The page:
On the Integration of Logic and Learning

Giannini’s thesis

A key point in the success of machine learning, and in particular deep learning, has been the availability of high-performance computing architectures allowing to process a large amount of data. However, this potentially prevents a wider application of machine learning in real world applications, where the collection of training data is often a slow and expensive process, requiring an extensive human intervention. This suggests to look at possible ways to overcome this limitation, for instance injecting prior knowledge into a learning problem to express some desired behaviors for the functions to be learned.
In this thesis, we consider the case of prior knowledge expressed by means of first-order logic formulas to be integrated into a learning problem. In particular, at first the formulas are converted into real-valued functions by means of t-norm fuzzy logic operators. Thereafter, a loss component (a constraint) is assigned to any function representing a formula and all these components are aggregated (e.g. summed) together with other possible loss components, e.g. a regularization term or some loss components associated to supervisions, if they are available for the functions to be learned. Both the functional representation of a formula and the mapping into a loss component have been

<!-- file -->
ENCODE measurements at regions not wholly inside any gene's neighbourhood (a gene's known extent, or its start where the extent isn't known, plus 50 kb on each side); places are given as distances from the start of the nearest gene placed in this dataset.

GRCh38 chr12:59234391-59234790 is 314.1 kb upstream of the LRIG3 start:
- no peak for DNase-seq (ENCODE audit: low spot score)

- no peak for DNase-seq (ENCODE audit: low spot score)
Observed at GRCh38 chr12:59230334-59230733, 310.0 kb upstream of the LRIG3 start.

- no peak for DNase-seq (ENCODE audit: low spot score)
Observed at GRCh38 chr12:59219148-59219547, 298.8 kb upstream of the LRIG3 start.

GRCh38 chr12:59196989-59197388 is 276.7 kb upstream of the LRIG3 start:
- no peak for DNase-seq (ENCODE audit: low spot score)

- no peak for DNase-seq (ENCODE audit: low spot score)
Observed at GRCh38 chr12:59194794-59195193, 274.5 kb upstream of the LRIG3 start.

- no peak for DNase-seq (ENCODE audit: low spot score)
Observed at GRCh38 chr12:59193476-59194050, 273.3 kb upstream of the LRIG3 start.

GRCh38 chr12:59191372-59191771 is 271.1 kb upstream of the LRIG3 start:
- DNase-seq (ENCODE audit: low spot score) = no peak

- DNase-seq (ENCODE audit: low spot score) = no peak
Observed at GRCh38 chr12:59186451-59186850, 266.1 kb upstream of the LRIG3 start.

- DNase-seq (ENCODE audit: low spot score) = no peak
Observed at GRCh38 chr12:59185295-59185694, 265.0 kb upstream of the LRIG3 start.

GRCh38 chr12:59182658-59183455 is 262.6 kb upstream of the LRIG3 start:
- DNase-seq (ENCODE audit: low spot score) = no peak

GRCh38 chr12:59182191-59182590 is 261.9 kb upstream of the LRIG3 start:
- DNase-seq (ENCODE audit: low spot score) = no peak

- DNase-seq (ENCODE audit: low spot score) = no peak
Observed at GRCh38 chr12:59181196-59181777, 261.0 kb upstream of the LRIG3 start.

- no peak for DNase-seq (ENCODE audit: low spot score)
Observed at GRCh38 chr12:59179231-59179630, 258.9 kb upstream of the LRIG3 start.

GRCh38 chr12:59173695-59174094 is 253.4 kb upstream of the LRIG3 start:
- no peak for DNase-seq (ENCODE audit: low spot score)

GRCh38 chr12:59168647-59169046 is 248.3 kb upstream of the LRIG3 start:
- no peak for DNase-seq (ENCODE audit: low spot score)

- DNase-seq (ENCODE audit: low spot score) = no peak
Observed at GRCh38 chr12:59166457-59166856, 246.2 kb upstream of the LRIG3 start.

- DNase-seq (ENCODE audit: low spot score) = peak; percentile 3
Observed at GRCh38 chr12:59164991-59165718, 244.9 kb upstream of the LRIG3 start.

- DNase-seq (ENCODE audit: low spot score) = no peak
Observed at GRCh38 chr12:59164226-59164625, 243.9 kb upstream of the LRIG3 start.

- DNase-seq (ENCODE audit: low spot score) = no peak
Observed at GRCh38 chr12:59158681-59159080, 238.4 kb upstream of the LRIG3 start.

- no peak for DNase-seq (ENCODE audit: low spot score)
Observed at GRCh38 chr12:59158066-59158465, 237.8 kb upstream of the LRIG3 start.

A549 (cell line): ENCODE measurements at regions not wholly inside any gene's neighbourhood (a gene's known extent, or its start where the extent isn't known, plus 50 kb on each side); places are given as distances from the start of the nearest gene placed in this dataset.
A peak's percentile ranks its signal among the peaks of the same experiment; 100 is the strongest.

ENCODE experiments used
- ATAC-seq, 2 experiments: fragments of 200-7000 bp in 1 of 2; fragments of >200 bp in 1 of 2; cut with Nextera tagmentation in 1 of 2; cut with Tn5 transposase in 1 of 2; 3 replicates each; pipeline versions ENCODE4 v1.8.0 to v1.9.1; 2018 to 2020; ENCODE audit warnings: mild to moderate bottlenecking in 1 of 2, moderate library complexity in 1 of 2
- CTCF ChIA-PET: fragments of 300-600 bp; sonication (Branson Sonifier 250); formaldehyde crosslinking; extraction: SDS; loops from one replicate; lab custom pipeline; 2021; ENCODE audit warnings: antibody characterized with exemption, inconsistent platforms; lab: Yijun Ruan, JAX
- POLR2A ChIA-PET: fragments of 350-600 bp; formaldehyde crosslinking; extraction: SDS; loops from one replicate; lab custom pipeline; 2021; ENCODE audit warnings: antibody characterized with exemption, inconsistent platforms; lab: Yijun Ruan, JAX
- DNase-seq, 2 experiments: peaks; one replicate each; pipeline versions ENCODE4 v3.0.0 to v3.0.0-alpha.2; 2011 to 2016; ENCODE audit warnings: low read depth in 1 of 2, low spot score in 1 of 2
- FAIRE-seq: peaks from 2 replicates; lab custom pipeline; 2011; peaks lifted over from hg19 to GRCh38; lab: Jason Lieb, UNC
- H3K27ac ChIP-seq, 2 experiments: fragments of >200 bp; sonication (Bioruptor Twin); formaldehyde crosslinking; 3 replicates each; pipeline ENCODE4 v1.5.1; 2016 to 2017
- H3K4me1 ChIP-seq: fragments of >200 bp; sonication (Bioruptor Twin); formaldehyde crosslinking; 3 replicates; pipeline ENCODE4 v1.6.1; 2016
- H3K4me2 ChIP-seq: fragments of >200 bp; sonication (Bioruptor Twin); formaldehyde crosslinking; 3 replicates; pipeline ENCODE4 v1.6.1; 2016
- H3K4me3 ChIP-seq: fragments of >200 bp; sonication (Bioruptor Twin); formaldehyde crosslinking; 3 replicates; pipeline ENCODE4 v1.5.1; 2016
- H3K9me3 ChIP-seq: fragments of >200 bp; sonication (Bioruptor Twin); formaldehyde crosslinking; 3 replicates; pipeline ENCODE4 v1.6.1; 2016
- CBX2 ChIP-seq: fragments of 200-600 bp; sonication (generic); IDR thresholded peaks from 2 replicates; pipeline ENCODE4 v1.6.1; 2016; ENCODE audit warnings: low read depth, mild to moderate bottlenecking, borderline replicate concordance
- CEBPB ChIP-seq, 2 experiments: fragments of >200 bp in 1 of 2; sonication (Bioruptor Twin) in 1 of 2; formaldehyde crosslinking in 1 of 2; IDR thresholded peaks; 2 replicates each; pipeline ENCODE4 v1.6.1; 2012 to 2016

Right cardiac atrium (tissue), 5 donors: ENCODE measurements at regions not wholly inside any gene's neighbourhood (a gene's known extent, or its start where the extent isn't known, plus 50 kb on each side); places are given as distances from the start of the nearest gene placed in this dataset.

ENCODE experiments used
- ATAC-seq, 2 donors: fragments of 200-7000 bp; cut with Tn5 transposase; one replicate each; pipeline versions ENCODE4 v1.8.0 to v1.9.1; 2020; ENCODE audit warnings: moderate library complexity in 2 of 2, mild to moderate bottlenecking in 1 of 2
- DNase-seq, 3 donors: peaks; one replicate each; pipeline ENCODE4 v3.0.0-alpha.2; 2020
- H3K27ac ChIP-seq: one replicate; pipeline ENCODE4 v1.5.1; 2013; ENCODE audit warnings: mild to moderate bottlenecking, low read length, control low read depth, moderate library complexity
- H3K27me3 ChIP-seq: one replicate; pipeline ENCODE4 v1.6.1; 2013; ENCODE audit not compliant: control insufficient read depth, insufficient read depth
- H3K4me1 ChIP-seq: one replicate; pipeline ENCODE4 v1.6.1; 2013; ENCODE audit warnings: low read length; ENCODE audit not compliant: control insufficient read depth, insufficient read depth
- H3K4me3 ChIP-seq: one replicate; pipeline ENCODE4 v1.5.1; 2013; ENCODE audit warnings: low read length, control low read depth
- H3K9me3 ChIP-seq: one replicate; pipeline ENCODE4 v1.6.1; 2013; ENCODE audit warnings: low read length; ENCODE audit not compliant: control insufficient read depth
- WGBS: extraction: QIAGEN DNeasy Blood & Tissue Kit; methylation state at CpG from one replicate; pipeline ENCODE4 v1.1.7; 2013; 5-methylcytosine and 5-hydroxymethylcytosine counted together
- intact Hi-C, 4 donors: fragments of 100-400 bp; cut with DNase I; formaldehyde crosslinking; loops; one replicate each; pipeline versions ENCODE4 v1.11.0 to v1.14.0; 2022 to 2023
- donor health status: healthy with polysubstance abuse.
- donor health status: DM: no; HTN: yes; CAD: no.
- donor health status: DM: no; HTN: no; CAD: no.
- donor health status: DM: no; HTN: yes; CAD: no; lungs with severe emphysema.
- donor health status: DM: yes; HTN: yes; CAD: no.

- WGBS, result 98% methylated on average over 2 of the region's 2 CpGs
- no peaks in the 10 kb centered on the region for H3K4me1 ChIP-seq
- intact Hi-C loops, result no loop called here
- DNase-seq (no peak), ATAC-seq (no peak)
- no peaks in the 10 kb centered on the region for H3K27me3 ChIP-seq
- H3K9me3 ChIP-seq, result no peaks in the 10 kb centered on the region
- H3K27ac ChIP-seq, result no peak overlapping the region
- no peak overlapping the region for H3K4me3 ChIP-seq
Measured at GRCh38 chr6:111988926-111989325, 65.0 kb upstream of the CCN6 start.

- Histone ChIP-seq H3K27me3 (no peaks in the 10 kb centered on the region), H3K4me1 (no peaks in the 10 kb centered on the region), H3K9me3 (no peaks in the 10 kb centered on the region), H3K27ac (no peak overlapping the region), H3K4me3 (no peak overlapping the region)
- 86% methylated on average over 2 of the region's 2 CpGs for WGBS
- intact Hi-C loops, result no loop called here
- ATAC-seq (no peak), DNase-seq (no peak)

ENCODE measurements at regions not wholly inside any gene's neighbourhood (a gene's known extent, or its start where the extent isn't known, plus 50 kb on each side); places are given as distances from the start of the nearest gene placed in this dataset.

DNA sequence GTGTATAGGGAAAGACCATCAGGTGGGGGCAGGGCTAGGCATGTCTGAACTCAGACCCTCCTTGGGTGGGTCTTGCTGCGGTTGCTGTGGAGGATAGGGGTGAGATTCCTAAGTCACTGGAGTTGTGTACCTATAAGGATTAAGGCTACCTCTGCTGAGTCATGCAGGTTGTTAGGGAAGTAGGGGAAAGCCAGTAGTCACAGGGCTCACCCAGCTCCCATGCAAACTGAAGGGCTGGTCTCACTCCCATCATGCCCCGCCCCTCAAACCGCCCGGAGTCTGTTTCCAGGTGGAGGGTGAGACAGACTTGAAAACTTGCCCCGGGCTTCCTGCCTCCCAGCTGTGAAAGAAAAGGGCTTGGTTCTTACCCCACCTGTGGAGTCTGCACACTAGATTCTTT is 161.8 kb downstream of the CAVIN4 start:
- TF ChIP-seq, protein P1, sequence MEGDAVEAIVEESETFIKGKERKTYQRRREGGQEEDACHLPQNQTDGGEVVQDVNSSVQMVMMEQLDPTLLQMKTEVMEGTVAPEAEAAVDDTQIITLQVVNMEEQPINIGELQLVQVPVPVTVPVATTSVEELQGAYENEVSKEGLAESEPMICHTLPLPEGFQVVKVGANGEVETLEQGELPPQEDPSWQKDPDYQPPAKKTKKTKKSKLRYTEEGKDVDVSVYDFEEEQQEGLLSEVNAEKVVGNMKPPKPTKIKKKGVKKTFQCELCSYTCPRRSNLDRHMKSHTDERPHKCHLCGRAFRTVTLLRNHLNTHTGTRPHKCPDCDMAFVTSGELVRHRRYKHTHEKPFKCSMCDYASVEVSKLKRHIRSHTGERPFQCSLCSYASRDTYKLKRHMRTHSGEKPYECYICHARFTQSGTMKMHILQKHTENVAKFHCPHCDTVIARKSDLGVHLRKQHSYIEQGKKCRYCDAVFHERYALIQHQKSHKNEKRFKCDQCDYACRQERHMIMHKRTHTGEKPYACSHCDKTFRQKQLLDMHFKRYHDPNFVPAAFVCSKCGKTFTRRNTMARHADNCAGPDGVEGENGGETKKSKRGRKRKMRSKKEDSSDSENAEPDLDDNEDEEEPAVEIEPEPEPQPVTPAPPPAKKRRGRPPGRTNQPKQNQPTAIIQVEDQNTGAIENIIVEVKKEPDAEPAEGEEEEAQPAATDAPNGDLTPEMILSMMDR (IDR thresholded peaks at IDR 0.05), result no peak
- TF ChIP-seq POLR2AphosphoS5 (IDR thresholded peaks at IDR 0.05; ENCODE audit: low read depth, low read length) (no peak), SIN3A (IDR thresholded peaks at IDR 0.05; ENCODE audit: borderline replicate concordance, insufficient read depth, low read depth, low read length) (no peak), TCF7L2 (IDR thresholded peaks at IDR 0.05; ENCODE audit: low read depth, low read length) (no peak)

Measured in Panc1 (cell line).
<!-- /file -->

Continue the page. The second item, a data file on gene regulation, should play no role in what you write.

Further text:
investigated, and some theoretical results are discussed to get an insight on how to bring some benefits for different learning schemata. In particular we define a fragment of Lukasiewicz logic that guarantees to yield convex functional constraints given any knowledge base made of first-order logic formulas. The convexity of these constraints is exploited to formulate collective classification as a quadratic optimization problem and some experimental results are discussed. In addition, we extend classic Support Vector Machines with logical constraints, still preserving quadratic programming resolution. Since formulas may be logically depending on each other, some of the constraints
may turn out to be unnecessary with respect to the learning process. This suggests to generalize the notion of support vector to support constraint, and we provide both logical and algebraic criteria to determine the constraints that are unnecessary. Finally we present LYRICS, a general interface implemented in TensorFlow to integrate both deep learning architectures and a first-order logic representation of knowledge for a learning problem. In particular, we show several learning tasks that may be addressed in LYRICS, with a special discussion for the case of visual generation.

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